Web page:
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how will we pay for it?

Matthew 14:13-21

· lectionary,theology,economics,black lives matter

Jesus withdrew from there in a boat to a deserted place by himself. But when the crowds heard it, they followed him on foot from the towns. When he went ashore, he saw a great crowd; and he had compassion for them and cured their sick. When it was evening, the disciples came to him and said, "This is a deserted place, and the hour is now late; send the crowds away so that they may go into the villages and buy food for themselves." Jesus said to them, "They need not go away; you give them something to eat." They replied, "We have nothing here but five loaves and two fish." And he said, "Bring them here to me." Then he ordered the crowds to sit down on the grass. Taking the five loaves and the two fish, he looked up to heaven, and blessed and broke the loaves, and gave them to the disciples, and the disciples gave them to the crowds. And all ate and were filled; and they took up what was left over of the broken pieces, twelve baskets full. And those who ate were about five thousand men, besides women and children.

Matthew 14:13-21, NRSV

Famously antifascist theologian Karl Barth once said that we ought to preach with the Bible in one hand and the newspaper in the other. In this Year of Our Lord 2020, that means preaching with the BibleGateway app open in one tab and Twitter in another, right? Accordingly, today’s homily will be on Jesus' Feeding of the Five Thousand and the headline “U.S. Congress Is Nowhere Near a Coronavirus Deal.”

To sum up the latter, Democrats and Republicans find themselves once more in gridlock over how to offer crucial aid to Americans who have been battered by the ongoing covid-19 pandemic. Senate Republicans’ proposed “relief bill” would do the following:

  • Cut unemployment benefits from $600/week to just $200/week.
  • Allow the moratorium on evictions to lapse while providing exactly $0 for millions of Americans who might soon be facing homelessness.
  • Provide no health care benefits, no funding for the Postal Service, and no aid to state and local governments.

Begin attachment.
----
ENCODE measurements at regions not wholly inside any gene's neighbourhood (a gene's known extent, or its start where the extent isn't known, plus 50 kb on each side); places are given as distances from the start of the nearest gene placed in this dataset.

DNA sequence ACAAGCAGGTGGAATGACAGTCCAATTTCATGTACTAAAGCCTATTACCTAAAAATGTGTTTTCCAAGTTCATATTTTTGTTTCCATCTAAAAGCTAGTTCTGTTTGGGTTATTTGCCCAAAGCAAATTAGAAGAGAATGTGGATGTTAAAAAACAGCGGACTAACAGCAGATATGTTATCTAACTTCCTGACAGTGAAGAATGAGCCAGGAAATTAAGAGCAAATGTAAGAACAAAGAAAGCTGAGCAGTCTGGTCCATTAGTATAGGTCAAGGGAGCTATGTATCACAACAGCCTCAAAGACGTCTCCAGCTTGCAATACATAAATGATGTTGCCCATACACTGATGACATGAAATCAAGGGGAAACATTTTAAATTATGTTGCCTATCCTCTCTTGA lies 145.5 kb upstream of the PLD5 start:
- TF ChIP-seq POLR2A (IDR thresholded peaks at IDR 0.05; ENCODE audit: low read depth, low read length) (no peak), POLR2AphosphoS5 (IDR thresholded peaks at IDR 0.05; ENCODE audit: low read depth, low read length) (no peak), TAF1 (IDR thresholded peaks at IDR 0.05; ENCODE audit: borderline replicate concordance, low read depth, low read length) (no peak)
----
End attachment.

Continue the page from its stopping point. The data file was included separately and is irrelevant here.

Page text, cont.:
• Grant immunity to employers who put their employees at health and safety risk on account of covid-19.
  • Leave intact hundreds of billions of dollars in tax breaks for the ultra-wealthy.
  • Funnel an additional $25 billion to the Pentagon when Congress passed a staggering defense budget of $740 billion just last week.
    • Sen. Bernie Sanders further points out that this includes $2 billion for F-35s, $1 billion for surveillance planes, and $1.75 billion to build a new FBI building – all while militarized federal agents terrorize protesters in Portland, OR where I live and elsewhere.

The Senate bill is unlikely to pass, but budgets are moral documents, and it couldn’t be clearer where the GOP’s priorities are. Democrats’ plan is better, according to Rep. Ilhan Omar, offering hazard pay for frontline workers, nearly a trillion dollars for state and local governments, and an extension of the $600/week jobless benefit. (It’s worth pointing out though that many Democrats greenlit that military budget, joined Republicans in handing out trillions of dollars in aid to billionaires and corporations, and still refuse to endorse Medicare For All in the midst of a global pandemic.)

Why is it that we can afford a $740 billion defense budget and trillions in handouts to corporations and billionaires who have only profited from death, disease, and despair – yet we can’t afford unemployment benefits and healthcare for everyday Americans? Why are resources so scarce when it comes to promoting life, liberty, and the pursuit of happiness – but so abundant when time comes to over-police poor neighborhoods of color or feed the military-industrial complex? Why is it, when we dare to suggest that the social order should protect and serve the most vulnerable, the question is always thrown back in our face: “But how are we going to pay for it???”